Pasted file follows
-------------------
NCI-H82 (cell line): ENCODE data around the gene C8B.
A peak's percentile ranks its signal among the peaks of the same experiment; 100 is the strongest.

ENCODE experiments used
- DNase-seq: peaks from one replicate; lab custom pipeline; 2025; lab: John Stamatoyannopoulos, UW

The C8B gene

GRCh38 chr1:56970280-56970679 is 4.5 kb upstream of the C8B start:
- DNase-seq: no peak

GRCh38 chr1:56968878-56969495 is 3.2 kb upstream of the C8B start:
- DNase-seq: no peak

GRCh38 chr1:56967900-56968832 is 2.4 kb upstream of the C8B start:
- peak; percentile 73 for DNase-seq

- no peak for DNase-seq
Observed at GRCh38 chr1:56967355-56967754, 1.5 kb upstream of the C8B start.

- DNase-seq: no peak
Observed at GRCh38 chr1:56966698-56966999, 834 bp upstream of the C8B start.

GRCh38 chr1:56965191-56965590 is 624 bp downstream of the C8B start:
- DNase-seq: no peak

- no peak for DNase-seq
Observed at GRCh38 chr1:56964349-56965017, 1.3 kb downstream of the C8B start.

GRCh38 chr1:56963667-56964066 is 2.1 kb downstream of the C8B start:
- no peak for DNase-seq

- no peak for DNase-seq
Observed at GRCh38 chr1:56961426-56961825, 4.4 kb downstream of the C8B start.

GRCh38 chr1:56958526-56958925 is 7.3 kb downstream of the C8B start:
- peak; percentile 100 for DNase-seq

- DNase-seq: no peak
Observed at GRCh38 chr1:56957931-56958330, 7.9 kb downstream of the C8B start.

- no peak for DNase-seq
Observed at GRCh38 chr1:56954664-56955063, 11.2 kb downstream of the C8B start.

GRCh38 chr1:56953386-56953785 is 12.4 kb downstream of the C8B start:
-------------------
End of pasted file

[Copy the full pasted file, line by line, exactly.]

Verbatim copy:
NCI-H82 (cell line): ENCODE data around the gene C8B.
A peak's percentile ranks its signal among the peaks of the same experiment; 100 is the strongest.

ENCODE experiments used
- DNase-seq: peaks from one replicate; lab custom pipeline; 2025; lab: John Stamatoyannopoulos, UW

The C8B gene

GRCh38 chr1:56970280-56970679 is 4.5 kb upstream of the C8B start:
- DNase-seq: no peak

GRCh38 chr1:56968878-56969495 is 3.2 kb upstream of the C8B start:
- DNase-seq: no peak

GRCh38 chr1:56967900-56968832 is 2.4 kb upstream of the C8B start:
- peak; percentile 73 for DNase-seq

- no peak for DNase-seq
Observed at GRCh38 chr1:56967355-56967754, 1.5 kb upstream of the C8B start.

- DNase-seq: no peak
Observed at GRCh38 chr1:56966698-56966999, 834 bp upstream of the C8B start.

GRCh38 chr1:56965191-56965590 is 624 bp downstream of the C8B start:
- DNase-seq: no peak

- no peak for DNase-seq
Observed at GRCh38 chr1:56964349-56965017, 1.3 kb downstream of the C8B start.

GRCh38 chr1:56963667-56964066 is 2.1 kb downstream of the C8B start:
- no peak for DNase-seq

- no peak for DNase-seq
Observed at GRCh38 chr1:56961426-56961825, 4.4 kb downstream of the C8B start.

GRCh38 chr1:56958526-56958925 is 7.3 kb downstream of the C8B start:
- peak; percentile 100 for DNase-seq

- DNase-seq: no peak
Observed at GRCh38 chr1:56957931-56958330, 7.9 kb downstream of the C8B start.

- no peak for DNase-seq
Observed at GRCh38 chr1:56954664-56955063, 11.2 kb downstream of the C8B start.

GRCh38 chr1:56953386-56953785 is 12.4 kb downstream of the C8B start: